Who must post a wage order?
In addition to the state’s labor and occupational safety and health laws, employers in some states are required to comply with state wage orders for particular industries. Wage orders establish detailed standards related to wages, hours and working conditions of particular industries. Wage orders often cover a variety of work-related matters. The most common are:
- Wage rates
- Overtime qualifications
- Maintenance of records
- Reporting-time pay
- Work breaks
- Posting requirement
Because wage orders are usually more precise than the general labor laws, employers in covered industries should be aware of the elevated compliance responsibilities contained in the wage order. Employers who violate the requirements of a state wage order face penalties and legal action.
California Wage Orders (“IWC”s)
In addition to the general Minimum Wage Order, all California employers are required to post an IWC Wage Order that pertains to their industry or occupation group. The Wage Order must be posted in an area frequented by employees where it may be easily read during the workday. Labor Code §1183(d).
California has 17 IWC Wage Orders. The “industry” wage orders include: IWC 1, 2, 3, 5, 6, 7, 8, 9, 10, 11, 12, and 13. The “occupational” wage orders include: IWC 4, 14, 15, 16 and 17. Employers should first determine whether they are covered by an industry wage order. If the business is not covered by an industry wage order, then an occupational wage order will apply. Employers who are unsure of which IWC applies should consult the Division of Labor Standard Enforcement’s (DLSE) publication, “Which IWC Order? Classifications”. Alternatively, employers may refer to the alphabetical index of businesses and occupations. We are here to help so if you need guidance give us a call!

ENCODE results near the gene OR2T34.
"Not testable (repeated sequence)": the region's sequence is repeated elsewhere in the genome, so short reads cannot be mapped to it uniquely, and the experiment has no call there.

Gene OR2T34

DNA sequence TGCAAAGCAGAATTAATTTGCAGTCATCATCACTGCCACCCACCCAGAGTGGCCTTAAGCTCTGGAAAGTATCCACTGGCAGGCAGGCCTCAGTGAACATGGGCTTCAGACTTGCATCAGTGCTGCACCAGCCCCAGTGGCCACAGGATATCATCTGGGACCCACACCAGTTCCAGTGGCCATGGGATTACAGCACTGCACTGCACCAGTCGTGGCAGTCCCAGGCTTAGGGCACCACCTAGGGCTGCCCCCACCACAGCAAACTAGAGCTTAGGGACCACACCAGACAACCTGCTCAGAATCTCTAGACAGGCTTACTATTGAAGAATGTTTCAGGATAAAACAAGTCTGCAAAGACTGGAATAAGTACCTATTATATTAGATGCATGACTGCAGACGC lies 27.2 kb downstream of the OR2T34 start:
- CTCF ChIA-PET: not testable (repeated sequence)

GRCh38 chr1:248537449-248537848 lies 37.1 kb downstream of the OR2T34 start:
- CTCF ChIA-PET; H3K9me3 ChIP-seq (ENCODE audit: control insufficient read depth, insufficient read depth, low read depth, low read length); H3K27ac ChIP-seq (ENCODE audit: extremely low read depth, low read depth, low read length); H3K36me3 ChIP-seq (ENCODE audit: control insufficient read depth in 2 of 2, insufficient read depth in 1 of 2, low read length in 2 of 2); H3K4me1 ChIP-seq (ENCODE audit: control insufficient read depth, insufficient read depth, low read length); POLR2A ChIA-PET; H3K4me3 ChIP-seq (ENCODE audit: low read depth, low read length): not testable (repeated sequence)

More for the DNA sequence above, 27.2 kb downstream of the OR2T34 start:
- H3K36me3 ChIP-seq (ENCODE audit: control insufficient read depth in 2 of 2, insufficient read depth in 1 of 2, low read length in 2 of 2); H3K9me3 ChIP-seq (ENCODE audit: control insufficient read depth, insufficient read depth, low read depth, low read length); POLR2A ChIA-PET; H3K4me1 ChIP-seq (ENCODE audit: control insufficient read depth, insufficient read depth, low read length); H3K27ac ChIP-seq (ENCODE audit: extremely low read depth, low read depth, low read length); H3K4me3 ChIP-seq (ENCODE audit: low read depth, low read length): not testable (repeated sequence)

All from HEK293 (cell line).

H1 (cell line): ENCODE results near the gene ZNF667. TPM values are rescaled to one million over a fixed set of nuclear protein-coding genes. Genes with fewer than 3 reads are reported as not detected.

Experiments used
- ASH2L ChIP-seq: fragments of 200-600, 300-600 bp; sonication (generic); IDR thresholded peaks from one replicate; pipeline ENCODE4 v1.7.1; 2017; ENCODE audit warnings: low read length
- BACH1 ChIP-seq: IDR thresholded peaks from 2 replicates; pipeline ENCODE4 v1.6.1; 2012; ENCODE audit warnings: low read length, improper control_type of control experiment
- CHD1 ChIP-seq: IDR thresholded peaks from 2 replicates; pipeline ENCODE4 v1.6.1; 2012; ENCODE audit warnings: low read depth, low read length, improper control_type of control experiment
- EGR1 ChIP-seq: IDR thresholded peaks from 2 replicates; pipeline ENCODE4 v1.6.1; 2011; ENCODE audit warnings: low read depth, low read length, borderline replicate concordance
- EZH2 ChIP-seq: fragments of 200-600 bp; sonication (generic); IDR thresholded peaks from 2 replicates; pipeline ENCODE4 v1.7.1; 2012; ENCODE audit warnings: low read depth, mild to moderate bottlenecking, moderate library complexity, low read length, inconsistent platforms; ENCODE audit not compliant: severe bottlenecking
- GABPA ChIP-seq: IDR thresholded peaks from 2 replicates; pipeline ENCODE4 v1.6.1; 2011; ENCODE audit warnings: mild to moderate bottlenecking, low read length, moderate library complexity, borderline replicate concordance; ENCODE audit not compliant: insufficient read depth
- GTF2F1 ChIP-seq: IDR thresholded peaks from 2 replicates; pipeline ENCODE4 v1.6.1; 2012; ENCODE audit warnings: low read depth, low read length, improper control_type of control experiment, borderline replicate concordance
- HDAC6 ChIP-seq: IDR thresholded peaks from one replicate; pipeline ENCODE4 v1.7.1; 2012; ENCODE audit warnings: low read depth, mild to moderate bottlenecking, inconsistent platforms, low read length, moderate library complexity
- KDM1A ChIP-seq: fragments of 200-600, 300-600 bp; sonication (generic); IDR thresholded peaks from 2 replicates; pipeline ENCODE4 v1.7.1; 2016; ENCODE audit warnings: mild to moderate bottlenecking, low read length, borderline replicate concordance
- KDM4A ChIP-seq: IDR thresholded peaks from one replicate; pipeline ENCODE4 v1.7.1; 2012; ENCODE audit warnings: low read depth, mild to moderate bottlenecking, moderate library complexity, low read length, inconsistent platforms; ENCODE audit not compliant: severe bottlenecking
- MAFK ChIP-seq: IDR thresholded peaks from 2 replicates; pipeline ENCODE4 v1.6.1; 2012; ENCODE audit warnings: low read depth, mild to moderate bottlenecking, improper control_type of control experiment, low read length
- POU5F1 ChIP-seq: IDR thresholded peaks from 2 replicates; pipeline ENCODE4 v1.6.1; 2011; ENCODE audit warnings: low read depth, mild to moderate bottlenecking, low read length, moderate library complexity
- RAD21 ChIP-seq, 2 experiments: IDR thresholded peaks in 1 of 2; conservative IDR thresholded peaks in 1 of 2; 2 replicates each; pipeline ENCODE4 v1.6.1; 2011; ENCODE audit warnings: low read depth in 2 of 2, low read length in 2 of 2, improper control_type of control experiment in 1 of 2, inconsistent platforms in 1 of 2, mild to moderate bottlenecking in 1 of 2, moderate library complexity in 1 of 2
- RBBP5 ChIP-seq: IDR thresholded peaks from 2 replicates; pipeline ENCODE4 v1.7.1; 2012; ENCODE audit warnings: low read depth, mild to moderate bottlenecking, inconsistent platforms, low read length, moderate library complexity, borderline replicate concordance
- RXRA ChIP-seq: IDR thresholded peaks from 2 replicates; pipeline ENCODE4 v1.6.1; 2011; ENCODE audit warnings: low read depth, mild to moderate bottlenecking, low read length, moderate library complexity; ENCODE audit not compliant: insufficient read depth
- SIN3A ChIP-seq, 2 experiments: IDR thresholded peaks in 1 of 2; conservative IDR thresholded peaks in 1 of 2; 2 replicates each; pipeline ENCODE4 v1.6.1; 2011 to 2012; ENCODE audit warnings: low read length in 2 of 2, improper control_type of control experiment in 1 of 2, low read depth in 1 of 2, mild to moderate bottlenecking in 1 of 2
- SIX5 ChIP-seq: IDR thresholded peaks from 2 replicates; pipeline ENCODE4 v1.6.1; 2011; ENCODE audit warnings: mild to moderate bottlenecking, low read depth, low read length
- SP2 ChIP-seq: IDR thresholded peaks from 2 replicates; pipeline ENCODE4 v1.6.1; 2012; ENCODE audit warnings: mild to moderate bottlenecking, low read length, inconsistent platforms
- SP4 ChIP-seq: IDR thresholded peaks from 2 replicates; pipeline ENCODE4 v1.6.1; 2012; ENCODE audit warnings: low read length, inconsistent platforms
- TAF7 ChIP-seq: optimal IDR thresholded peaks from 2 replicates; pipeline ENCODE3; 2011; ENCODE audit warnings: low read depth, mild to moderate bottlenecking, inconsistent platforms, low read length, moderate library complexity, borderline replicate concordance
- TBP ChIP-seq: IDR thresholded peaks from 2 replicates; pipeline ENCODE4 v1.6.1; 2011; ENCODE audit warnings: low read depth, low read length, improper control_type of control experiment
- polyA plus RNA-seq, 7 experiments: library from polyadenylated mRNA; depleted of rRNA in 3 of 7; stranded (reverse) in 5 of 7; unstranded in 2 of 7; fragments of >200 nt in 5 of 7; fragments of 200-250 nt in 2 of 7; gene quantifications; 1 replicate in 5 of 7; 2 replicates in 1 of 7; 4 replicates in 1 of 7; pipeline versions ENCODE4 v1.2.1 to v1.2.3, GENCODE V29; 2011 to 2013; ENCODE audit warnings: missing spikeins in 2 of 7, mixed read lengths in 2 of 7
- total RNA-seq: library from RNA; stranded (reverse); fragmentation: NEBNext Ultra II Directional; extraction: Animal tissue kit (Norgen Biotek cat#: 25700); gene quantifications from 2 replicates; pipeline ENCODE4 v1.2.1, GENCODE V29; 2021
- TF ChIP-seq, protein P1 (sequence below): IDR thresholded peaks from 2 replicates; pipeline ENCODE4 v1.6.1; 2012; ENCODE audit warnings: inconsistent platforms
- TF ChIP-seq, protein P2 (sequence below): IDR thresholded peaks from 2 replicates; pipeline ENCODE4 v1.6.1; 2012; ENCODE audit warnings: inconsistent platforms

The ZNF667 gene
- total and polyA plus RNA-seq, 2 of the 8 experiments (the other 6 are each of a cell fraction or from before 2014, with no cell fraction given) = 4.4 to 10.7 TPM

|Personal Service Industry||English/Spanish|
|Canning, Freezing, & Preserving||English/Spanish|
|Professional, Technical, Clerical||English/Spanish|
|Laundry, Linen, and Dry Cleaning||English/Spanish|
|Products After Harvest||English/Spanish|
|Amusement and Recreation||English/Spanish|
|Motion Picture Industry||English/Spanish|
|Construction, Drilling, Logging||English/Spanish|
Wage Orders for other states
In the state of Connecticut, there are specific regulations covering the following industries:
Each employer subject to the provisions must post a wage order at the place of business where it can be read easily by the employees. (Connecticut General Statutes, Section 31-66)
|Restaurant and Hotel Occupations||English/Spanish|
Every employer subject to any order issued under the New Jersey Wage and Hour Law must keep any applicable wage order posted in a conspicuous and accessible place in or about the premises wherein any person subject thereto is employed. (NJSA 34:11-56a21)
|First Processing Farm Product Occupations||English|
|Seasonal Amusement Occupations||English|
|Hotel and Motel Occupations||English|
|Food Service Occupations||English|
|Beauty Culture Occupations||English|
|Laundry, Cleaning and Dyeing Occupations||English|
In addition to the general minimum wage order, every New York employer must keep applicable wage orders – Building Services, Hospitality, Miscellaneous Industries and Occupations, and Agriculture – posted in a conspicuous place in his or her establishment. (12 NYCRR Ch. 2, Sub. B)
|Building Service Industry||English|